If you’ve been reading my blog recently you’ll know that my posts have all had a similar theme; IBS battles, heading towards water to heal my mind and reflecting on the things that make me smile. The truth of it all is I’ve been struggling with my anxiety. Really struggling. Over the past 3 weeks I took the decision to do something about it and I wanted to share the truth of it today, in honour of it being Mental Health Awareness Week.
I’ve always been a natural worrier but find that my IBS brings a side order of anxiety to the party. Usually I can control the panic attacks or pounding heart with some breathing techniques or meditation but it’s got to the point where I’ve been feeling anxious 24/7. And I don’t feel I have the techniques to be able to fully control it myself. It’s always there, bubbling under the surface.
It’s taken a long while for me to be able to admit this and then be able to do something about it, because despite blogging openly about my struggles, I’m not the best at opening up in person. It makes me feel vulnerable and nervous.
Writing about it on the internet. Fine.
Telling family how it’s getting too much. No thanks.
I’ve been struggling with feeling on edge, constantly. There’s been an ever-present pressure in my chest and the worrying thoughts have been spiralling, with me unable to shut them off. I’ve been unable to concentrate, restless and disconnected.
A few weeks ago I decided that enough was enough and I needed to do something about it. I went to my doctors and as soon as I’d said my anxiety felt out of control, I was sobbing my way through my symptoms. My doctor, who I will now treasure, listened, handed me a tissue and told me not to rush.
She asked me what it was that I worry about, to which I replied everything and anything. The unpredictability of my IBS is obviously a big one. But that one worry can lead me down a black hole which can spiral and see me cancelling plans.
She asked me if I could relax, to which I replied that I couldn’t currently. The only place I found helped was the bath. To put that into context I’d been having a bath daily over the two weeks prior, because it bought me 40 minutes of calm. If I was in the bath, I could do nothing other than watch an episode of Dawson’s Creek.
I explained that I wanted to try Cognitive Behavioural Therapy (CBT), a taking therapy that helps you manage your problems by changing the way you think and behave, and she agreed to refer me. I currently have private health cover through work, so after being referred, I managed to get an appointment in with a local therapist for the week after.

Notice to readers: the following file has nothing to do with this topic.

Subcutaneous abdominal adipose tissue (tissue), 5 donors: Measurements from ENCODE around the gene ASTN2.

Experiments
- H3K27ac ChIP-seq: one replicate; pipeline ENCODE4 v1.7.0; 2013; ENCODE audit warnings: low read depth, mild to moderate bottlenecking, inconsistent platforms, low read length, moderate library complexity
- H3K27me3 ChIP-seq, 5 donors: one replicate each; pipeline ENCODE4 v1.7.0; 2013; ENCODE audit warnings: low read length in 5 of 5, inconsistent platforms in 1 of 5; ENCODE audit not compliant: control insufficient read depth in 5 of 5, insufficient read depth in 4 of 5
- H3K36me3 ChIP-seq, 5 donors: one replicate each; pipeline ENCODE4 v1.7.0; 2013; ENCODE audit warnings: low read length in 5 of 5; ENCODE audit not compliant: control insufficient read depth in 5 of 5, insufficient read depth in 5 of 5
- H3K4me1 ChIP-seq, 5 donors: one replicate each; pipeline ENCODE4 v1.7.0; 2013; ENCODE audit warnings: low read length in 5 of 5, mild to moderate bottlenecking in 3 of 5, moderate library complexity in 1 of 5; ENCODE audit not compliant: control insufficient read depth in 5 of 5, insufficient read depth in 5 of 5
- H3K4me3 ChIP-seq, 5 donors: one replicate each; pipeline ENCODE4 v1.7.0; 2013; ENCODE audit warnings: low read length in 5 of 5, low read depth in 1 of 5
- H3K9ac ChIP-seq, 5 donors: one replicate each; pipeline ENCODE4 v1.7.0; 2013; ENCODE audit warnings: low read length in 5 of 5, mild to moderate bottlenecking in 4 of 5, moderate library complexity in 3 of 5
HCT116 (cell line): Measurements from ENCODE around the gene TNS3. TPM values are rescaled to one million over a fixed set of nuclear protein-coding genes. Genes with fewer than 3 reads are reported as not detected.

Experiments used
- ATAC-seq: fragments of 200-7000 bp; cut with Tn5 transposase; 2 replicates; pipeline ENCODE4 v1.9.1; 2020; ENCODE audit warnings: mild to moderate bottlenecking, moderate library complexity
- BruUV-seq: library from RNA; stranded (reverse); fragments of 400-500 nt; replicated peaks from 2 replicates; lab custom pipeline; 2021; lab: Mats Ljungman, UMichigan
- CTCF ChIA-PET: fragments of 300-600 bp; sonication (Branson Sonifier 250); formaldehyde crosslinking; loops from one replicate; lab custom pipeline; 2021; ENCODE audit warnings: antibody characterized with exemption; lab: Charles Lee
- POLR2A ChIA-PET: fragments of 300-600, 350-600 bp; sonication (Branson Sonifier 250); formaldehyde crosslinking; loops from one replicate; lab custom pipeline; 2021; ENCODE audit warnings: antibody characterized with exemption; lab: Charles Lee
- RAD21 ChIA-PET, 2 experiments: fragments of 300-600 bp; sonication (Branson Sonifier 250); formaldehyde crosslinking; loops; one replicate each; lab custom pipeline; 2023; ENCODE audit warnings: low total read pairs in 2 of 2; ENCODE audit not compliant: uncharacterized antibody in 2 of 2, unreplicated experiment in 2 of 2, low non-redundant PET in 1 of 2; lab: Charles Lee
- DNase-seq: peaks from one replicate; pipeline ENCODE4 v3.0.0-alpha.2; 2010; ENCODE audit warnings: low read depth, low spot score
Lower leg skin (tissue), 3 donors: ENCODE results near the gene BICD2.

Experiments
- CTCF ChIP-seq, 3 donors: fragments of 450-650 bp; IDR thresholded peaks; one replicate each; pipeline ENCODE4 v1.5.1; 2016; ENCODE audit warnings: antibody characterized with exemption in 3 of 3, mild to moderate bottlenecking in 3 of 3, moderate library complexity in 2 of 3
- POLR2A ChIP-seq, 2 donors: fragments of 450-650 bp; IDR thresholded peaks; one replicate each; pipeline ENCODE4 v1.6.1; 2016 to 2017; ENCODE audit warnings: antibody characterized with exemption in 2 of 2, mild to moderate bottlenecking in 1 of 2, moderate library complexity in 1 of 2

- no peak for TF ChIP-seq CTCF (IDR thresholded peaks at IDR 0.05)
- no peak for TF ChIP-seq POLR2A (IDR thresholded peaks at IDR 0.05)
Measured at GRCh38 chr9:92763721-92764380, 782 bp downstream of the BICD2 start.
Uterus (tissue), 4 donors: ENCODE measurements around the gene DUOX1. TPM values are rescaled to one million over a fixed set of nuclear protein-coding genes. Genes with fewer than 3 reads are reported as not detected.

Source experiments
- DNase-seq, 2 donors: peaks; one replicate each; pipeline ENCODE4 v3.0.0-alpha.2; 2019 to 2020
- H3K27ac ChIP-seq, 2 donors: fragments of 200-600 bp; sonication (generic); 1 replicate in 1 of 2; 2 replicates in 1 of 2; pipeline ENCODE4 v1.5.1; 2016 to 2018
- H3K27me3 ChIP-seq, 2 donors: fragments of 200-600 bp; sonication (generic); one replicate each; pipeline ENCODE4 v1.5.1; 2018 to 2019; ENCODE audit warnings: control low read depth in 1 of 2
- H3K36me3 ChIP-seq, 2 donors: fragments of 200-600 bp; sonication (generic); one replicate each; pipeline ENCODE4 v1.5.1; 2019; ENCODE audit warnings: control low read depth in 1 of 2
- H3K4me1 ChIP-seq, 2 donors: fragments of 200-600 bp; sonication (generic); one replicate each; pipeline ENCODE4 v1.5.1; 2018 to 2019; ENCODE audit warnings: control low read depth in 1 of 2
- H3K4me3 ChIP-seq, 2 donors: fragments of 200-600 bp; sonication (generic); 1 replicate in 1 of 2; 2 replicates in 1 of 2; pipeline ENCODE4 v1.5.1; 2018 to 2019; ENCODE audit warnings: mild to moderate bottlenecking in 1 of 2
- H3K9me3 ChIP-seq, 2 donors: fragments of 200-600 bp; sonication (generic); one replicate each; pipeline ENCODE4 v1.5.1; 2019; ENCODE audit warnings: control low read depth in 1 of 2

While I left the doctors feeling relieved that I had made progress and was soon to get the help I needed, I also got myself in a state about meeting my new therapist for an assessment.
I worried that I wouldn’t be able to relax. That I would have to open up. Share my deepest worries. That I’d feel vulnerable. Get upset.
I worried so much it triggered an IBS flare.
I told her all of this and more.
She explained that in that room, for that hour, we had a safe space. I could say whatever was on my mind and she’d help me understand and process it.
I opened up. Some of the things I told her were new to me. Some I’ve since shared with my husband and parents. Some I’m still working my head around.
I’m only two weeks in but I’m already feeling a little lighter. The constant tightness I had in my chest has eased. I don’t feel so tense and chaotic. I can see the light at the end of the tunnel. And I feel relieved. So, so relieved.
I’m learning where my anxiety started. How the brain responds to the threat of danger and fear. What it is that I worry about. How that can spiral. And being more self-aware when it happens. I’m trying to talk more openly about it with others instead of bottling it all up until I explode.
I know that after each session I’ll feel drained, both mentally and physically so try to carve out an hour where I can go sit by the river and process it all. I can watch the boats pass through the water, the dogs on their daily walks and the geese desperate for leftovers. I can sit, be at peace with myself and my thoughts and just breathe.
And do you know what, while it may be emotional and at times tough, I’m so glad I’m finally doing it. And I’m proud of myself for doing so.
Writing this post has taken me longer than usual. I wanted to be honest, but at the same time, exposing my vulnerability to whoever reads this is bloody scary.
Luckily for me I’m surrounded by an incredible support system, not only by family and friends but you guys too. My parents, husband, cousin and besties text to see how each session went. I’ve received multiple Instagram messages from readers asking how I was finding CBT so far, as they’d either recommended it to me or were considering it for themselves and I wanted to answer.
If there’s one takeaway from this post, it’d be to know that you aren’t alone. There’s always help out there. Don’t struggle by yourself.
If you or someone you know needs help there’s a list of resources, including emergency numbers, here.